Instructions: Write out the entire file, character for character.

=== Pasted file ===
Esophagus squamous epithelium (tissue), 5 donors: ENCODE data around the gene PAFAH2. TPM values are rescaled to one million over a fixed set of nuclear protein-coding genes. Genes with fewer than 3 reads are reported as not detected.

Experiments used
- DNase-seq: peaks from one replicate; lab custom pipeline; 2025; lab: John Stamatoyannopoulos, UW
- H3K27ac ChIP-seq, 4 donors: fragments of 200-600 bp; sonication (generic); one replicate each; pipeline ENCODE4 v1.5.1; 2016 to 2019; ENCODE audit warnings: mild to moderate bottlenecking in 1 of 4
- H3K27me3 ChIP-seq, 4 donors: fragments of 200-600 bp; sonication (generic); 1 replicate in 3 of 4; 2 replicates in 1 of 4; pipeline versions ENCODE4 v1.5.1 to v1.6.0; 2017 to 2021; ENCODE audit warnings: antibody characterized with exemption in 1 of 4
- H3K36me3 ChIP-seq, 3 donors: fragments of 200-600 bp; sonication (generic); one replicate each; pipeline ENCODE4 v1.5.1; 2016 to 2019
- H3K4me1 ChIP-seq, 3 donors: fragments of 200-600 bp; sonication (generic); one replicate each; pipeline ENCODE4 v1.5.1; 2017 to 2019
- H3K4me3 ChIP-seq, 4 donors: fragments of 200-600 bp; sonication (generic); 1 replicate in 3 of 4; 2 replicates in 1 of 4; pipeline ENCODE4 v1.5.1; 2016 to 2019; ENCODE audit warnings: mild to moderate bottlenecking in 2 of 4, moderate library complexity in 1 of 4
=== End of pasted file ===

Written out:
Esophagus squamous epithelium (tissue), 5 donors: ENCODE data around the gene PAFAH2. TPM values are rescaled to one million over a fixed set of nuclear protein-coding genes. Genes with fewer than 3 reads are reported as not detected.

Experiments used
- DNase-seq: peaks from one replicate; lab custom pipeline; 2025; lab: John Stamatoyannopoulos, UW
- H3K27ac ChIP-seq, 4 donors: fragments of 200-600 bp; sonication (generic); one replicate each; pipeline ENCODE4 v1.5.1; 2016 to 2019; ENCODE audit warnings: mild to moderate bottlenecking in 1 of 4
- H3K27me3 ChIP-seq, 4 donors: fragments of 200-600 bp; sonication (generic); 1 replicate in 3 of 4; 2 replicates in 1 of 4; pipeline versions ENCODE4 v1.5.1 to v1.6.0; 2017 to 2021; ENCODE audit warnings: antibody characterized with exemption in 1 of 4
- H3K36me3 ChIP-seq, 3 donors: fragments of 200-600 bp; sonication (generic); one replicate each; pipeline ENCODE4 v1.5.1; 2016 to 2019
- H3K4me1 ChIP-seq, 3 donors: fragments of 200-600 bp; sonication (generic); one replicate each; pipeline ENCODE4 v1.5.1; 2017 to 2019
- H3K4me3 ChIP-seq, 4 donors: fragments of 200-600 bp; sonication (generic); 1 replicate in 3 of 4; 2 replicates in 1 of 4; pipeline ENCODE4 v1.5.1; 2016 to 2019; ENCODE audit warnings: mild to moderate bottlenecking in 2 of 4, moderate library complexity in 1 of 4